Butler says he has asked his department for an analysis of Faux’s PhD thesis, which is the basis of the ABC and Nine investigation. He says he has also requested a report on the current audit compliance and professional services review process.
He says the figure of $8bn “does seem extraordinarily high” and is “way out of whack with any other figure provided to government”. But he says he is taking it seriously.
It does seem extraordinarily high. I understand the reaction from the AMA to the concept that 30% of consults are inappropriately billed – because a figure like that has never been used, in spite of the pretty longstanding compliance and audit systems governments of both political persuasions have had.
It’s way out of whack with any other figure that’s ever been provided to government, including as I said by the national audit office, that only did a review of the program a few years ago.
But I’m taking it seriously, so I’ve asked the department for some formal analysis of the work.
It’s a timely opportunity for us to have a thorough look at the way that the audit & compliance system is working and ensuring, particularly at a time where every single dollar going to Medicare is so precious, that we’re getting the maximum value for that money.
Echuca community keep spirits high at evacuation centre
With the community of Echuca told to evacuate, residents have been preparing their homes and moving to evacuation centres.
ABC Radio has shared the heartwarming story of Margie who celebrated her 83rd birthday with the entire centre singing Happy Birthday to her.
Rising Murray River puts towns on edge
Residents in Victoria’s north are building walls from sandbags to protect thousands of homes as the Murray River rises, AAP reports.
Evacuation warnings are in place for people in Echuca and other towns along the river, with the Murray expected to peak from Wednesday. Emergency services are concerned the river levels could exceed the 94.77 metres recorded in Echuca during the 1993 floods.
People in the northern Victorian town spent most of Monday building a makeshift sandbag levy in an effort to protect thousands of homes and businesses. More than 1000 Echuca properties were already inundated with floodwaters on Sunday after the Campaspe River broke its banks.
There are also concerns the rural town of Kerang, about 95 kilometres northwest of Echuca, will become isolated due to floodwaters. Major flooding at Kerang along the Loddon River is expected overnight on Tuesday and into Wednesday, with the water forecast to peak around the January 2011 peak soon after.
A sandbag levee is expected to help keep the majority of the town dry but it could be cut off for up to seven days, Victoria’s State Emergency Service warned.
A warning has also been issued for the Wimmera River, with Horsham residents told major flooding is possible on Tuesday.
The government’s proposed national anti-corruption commission (Nacc) bill will come under examination as public hearings into the legislation start in Canberra today and will continue to Friday.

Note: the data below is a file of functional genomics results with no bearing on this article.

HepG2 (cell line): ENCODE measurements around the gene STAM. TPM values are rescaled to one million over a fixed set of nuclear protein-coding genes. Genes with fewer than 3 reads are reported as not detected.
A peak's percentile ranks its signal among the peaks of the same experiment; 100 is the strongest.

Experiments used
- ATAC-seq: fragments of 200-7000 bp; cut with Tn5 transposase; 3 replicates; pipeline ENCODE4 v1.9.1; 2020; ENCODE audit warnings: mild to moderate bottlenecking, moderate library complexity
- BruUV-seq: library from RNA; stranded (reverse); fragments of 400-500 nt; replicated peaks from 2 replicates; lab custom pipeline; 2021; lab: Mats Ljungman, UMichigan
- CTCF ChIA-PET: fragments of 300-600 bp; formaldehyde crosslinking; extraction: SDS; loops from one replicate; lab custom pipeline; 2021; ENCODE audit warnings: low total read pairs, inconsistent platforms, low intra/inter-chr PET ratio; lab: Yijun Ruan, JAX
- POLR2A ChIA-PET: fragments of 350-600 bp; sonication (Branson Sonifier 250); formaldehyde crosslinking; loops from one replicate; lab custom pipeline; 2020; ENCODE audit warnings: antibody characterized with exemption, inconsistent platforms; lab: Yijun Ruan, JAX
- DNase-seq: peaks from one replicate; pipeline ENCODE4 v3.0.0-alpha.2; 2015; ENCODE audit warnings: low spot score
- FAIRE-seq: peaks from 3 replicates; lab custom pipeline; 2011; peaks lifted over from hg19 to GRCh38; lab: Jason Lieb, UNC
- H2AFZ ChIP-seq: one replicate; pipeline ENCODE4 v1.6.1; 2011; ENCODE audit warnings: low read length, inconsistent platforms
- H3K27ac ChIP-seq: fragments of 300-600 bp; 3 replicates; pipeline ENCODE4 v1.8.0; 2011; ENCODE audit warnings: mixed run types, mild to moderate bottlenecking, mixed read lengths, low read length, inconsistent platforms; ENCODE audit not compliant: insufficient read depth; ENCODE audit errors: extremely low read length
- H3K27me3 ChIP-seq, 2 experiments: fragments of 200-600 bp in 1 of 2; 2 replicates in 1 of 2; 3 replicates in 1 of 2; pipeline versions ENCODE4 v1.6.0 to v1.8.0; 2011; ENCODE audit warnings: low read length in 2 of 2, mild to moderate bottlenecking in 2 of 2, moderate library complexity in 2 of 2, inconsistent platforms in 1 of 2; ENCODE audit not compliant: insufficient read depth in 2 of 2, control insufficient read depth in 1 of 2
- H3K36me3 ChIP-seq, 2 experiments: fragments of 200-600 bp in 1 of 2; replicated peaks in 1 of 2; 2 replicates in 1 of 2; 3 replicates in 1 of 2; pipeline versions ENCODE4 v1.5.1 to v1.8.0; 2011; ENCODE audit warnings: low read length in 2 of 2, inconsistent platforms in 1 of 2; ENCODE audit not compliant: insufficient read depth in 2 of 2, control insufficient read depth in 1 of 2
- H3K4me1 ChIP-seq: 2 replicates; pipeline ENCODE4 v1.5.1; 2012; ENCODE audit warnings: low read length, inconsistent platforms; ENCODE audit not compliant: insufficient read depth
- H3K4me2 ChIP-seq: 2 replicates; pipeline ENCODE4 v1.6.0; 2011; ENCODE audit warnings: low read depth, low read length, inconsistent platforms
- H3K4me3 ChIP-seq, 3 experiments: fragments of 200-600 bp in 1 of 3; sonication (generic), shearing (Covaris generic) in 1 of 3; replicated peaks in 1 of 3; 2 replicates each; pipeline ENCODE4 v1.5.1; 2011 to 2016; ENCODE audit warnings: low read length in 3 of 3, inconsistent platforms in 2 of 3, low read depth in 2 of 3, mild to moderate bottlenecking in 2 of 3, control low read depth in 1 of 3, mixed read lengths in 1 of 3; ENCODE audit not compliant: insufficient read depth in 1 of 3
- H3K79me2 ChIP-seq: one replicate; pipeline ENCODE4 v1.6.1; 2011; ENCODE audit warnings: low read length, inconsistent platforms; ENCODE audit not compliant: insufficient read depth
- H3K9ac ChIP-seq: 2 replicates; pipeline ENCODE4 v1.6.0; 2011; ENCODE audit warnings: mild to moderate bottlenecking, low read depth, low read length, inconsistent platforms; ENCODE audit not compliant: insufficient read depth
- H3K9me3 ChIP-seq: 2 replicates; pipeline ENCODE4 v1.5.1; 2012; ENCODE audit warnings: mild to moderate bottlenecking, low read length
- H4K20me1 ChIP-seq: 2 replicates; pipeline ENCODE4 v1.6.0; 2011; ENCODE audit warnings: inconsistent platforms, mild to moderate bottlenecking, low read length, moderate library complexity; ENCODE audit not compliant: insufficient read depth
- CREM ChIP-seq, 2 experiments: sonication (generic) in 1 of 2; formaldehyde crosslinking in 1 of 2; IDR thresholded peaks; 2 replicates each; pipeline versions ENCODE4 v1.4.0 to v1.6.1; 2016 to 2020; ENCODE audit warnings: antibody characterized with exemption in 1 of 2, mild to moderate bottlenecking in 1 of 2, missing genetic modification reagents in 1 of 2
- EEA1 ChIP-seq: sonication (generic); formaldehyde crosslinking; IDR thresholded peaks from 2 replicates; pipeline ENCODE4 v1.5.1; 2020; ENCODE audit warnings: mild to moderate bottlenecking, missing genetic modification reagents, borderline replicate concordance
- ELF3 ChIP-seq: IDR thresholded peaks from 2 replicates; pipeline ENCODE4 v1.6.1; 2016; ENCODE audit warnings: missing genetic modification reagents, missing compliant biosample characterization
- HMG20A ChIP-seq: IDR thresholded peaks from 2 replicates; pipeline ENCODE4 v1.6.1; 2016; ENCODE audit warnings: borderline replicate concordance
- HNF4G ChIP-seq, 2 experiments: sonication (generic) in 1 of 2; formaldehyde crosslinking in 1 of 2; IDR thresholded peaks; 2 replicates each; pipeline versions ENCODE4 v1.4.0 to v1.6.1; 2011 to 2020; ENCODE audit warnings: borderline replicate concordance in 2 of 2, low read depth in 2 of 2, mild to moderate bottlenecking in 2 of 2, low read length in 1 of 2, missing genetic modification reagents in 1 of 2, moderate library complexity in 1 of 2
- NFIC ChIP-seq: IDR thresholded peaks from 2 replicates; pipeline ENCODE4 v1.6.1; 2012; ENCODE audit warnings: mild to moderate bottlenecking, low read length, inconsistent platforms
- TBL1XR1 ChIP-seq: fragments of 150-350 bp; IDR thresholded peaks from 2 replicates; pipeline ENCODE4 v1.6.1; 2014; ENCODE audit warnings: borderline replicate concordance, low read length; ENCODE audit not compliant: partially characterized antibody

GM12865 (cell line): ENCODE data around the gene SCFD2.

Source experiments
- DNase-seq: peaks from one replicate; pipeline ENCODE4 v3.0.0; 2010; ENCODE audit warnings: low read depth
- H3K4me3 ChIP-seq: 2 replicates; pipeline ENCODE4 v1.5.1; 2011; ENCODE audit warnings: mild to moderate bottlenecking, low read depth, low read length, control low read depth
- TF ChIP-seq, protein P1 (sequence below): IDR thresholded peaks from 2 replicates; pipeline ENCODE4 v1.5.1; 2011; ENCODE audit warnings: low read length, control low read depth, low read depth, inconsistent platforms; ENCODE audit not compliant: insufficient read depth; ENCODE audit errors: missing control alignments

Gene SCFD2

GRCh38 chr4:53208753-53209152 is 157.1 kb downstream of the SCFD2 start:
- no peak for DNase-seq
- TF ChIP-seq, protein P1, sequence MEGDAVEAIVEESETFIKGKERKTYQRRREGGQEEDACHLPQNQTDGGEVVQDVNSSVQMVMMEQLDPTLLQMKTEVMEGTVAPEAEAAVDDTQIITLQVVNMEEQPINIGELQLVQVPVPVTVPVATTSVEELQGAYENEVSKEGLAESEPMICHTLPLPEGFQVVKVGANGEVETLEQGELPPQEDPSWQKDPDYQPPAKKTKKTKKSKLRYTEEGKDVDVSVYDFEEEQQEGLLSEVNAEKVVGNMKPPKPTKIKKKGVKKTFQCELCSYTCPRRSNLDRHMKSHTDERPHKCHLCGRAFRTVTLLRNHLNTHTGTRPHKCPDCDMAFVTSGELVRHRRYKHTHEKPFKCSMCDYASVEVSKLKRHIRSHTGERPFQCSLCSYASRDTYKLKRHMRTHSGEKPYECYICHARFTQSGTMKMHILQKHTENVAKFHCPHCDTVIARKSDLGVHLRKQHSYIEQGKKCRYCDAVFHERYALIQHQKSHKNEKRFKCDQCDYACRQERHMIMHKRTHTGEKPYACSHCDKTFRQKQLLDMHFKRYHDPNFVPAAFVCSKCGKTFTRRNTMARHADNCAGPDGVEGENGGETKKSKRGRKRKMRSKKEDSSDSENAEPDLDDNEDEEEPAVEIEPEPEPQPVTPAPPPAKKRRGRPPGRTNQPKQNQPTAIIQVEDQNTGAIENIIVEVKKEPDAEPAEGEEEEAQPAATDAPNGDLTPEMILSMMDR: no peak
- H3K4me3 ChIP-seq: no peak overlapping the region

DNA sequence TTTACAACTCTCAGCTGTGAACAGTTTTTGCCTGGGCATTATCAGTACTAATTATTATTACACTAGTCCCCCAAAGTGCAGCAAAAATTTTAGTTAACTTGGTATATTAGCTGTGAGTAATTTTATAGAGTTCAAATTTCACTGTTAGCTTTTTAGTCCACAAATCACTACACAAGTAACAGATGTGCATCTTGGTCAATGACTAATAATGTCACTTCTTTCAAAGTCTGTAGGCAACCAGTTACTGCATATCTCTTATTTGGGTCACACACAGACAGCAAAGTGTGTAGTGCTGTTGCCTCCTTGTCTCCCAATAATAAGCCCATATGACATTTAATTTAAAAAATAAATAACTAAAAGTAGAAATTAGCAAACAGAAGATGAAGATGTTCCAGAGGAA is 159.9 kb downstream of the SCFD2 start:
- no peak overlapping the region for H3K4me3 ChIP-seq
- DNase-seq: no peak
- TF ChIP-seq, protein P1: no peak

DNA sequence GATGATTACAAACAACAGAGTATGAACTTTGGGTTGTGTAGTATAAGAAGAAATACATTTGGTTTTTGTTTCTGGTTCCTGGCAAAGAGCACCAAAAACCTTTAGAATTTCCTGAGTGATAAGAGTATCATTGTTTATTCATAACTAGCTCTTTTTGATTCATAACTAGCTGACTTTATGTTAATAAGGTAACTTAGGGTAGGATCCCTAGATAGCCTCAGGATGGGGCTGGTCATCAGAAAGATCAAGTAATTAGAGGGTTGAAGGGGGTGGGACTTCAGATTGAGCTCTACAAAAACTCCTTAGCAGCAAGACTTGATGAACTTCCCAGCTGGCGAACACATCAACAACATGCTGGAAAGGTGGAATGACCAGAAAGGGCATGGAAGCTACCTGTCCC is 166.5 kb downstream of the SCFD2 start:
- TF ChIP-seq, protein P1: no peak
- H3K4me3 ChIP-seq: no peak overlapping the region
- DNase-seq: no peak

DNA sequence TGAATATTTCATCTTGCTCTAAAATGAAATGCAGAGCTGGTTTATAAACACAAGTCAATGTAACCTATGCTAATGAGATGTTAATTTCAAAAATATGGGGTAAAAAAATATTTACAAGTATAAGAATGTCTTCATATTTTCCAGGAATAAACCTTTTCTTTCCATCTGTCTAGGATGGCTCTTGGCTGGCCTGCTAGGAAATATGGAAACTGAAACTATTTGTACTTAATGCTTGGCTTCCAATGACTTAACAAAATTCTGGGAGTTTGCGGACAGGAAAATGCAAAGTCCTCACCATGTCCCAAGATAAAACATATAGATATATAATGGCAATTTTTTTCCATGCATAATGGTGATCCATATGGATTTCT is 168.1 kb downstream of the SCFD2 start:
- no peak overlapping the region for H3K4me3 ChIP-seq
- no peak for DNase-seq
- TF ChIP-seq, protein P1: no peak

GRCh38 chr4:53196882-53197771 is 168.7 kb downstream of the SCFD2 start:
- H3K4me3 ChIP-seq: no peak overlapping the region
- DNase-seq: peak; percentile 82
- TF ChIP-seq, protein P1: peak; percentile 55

The Labor senator Linda White is chairing the parliamentary committee with the independent MP Helen Haines as deputy.
White said she wanted to hear as many voices as possible during the hearings, while Haines said there had been strong community interest in the bill.
The attorney general Mark Dreyfus introduced the legislation into the lower house and said he wanted it passed by Christmas. He said the body would bring trust and integrity back into politics after years of lies and rorts.
Our aim is to create a lasting body, one that not only causes our government to be better, but all future governments to be better too.
The bill will set aside $262m over four years for the independent body to investigate serious or systemic corrupt conduct across the commonwealth public sector.
The committee will hand down its report by 10 November.
The opposition has provided in-principle support for the commission, but leader Peter Dutton says he’s waiting on the committee’s report before making a final determination.
– with AAP
You can read more about the Greens’ concerns about the bill from my colleague Paul Karp:
Widespread rain forecast for the coming eight days
Good morning! Natasha May now on deck with you.
Guardian Australia’s economics correspondent (and weather enthusiast) Peter Hannam has shared this image from the Bureau of Meteorology which shows the rain isn’t going away any time soon.
A green economy agreement between Australia and Singapore will be top of the agenda when Anthony Albanese meets with his counterpart, Lee Hsien Loong, in Canberra today.
The two prime ministers had dinner at the Lodge last night before their formal meeting today:
They are expected to hold a press conference this afternoon, when they are likely to announce the signing of a deal to reduce barriers between the two countries in environmental goods and services as part of the push to decarbonise their economies. The agreement is expected to include a number of elements, including harmonising labelling standards for green certification.
And some of the key headlines from around the world:
In other news around Australia:
Good morning and welcome to the Guardian Australia’s live news blog for Tuesday 18 October. Natasha May will be in shortly to take you through the morning, but here’s an update on the continuing flood emergency in Victoria.